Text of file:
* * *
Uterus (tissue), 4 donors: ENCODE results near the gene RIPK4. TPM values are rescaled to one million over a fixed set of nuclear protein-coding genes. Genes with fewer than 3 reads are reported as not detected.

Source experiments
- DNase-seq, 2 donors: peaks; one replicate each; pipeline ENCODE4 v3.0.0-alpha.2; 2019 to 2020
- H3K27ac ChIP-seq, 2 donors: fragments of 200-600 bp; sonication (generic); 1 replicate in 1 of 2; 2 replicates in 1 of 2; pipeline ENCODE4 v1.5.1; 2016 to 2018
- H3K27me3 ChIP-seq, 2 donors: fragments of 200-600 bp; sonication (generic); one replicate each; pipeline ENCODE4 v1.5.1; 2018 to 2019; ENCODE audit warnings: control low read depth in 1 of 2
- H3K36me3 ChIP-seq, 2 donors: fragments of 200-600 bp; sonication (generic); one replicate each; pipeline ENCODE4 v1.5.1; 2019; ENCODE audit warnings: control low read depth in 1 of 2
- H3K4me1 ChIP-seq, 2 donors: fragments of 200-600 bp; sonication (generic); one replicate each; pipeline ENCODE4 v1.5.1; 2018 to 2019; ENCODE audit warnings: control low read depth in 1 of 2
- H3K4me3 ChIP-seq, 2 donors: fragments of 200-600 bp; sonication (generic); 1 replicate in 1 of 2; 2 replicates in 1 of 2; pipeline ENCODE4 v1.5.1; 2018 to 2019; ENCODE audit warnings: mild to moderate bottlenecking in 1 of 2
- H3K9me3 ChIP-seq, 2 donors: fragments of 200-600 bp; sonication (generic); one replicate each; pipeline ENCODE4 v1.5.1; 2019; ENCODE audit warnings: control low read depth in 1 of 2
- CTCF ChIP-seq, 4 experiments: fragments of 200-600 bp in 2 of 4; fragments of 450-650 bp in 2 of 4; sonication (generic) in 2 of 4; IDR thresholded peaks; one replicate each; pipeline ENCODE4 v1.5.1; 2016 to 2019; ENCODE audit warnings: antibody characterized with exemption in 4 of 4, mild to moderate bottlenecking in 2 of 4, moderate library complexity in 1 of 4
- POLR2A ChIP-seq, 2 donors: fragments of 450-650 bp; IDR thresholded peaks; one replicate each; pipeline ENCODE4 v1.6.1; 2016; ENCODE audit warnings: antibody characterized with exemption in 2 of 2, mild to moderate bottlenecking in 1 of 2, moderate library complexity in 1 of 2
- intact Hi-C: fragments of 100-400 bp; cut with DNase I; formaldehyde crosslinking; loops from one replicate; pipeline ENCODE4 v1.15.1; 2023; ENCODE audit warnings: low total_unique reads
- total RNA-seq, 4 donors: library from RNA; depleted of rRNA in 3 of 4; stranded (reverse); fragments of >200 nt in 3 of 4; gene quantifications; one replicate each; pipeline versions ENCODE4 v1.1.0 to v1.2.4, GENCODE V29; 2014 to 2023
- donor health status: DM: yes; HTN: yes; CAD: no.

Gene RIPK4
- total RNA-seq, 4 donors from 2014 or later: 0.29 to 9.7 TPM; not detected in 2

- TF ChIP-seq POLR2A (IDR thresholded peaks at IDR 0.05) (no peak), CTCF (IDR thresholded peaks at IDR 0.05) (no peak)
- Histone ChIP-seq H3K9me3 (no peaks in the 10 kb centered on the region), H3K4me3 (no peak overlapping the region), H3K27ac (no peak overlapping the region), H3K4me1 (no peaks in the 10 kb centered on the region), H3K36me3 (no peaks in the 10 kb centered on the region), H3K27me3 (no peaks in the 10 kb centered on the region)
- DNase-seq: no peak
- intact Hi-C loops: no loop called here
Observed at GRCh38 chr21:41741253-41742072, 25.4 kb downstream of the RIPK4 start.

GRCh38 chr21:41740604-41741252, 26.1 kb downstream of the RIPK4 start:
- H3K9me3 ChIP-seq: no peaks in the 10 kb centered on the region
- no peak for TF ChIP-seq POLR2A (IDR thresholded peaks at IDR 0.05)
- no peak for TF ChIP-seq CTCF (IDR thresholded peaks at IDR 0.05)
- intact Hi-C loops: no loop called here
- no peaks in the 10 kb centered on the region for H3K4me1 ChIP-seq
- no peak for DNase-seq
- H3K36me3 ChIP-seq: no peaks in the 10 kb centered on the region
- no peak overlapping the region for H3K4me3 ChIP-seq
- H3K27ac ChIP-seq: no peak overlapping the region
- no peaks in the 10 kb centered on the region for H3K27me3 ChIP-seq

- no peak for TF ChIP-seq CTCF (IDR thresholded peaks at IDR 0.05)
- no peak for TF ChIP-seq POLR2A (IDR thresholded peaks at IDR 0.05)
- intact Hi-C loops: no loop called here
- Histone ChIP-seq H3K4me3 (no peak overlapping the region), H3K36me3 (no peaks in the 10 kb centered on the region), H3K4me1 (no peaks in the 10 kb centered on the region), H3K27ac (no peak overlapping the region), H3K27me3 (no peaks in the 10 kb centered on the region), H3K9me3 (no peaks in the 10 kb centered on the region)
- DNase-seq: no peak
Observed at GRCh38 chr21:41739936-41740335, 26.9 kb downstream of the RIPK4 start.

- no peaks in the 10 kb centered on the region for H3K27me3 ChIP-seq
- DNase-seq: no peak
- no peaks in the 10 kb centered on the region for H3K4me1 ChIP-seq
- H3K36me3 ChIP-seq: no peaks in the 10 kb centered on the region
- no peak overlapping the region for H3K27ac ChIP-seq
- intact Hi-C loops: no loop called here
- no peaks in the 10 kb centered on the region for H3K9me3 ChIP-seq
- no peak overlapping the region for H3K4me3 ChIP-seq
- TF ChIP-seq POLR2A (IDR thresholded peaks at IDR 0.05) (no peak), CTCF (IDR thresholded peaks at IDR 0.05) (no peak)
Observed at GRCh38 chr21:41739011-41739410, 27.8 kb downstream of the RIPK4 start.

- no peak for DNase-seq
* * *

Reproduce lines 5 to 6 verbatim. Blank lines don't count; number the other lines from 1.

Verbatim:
- H3K27me3 ChIP-seq, 2 donors: fragments of 200-600 bp; sonication (generic); one replicate each; pipeline ENCODE4 v1.5.1; 2018 to 2019; ENCODE audit warnings: control low read depth in 1 of 2
- H3K36me3 ChIP-seq, 2 donors: fragments of 200-600 bp; sonication (generic); one replicate each; pipeline ENCODE4 v1.5.1; 2019; ENCODE audit warnings: control low read depth in 1 of 2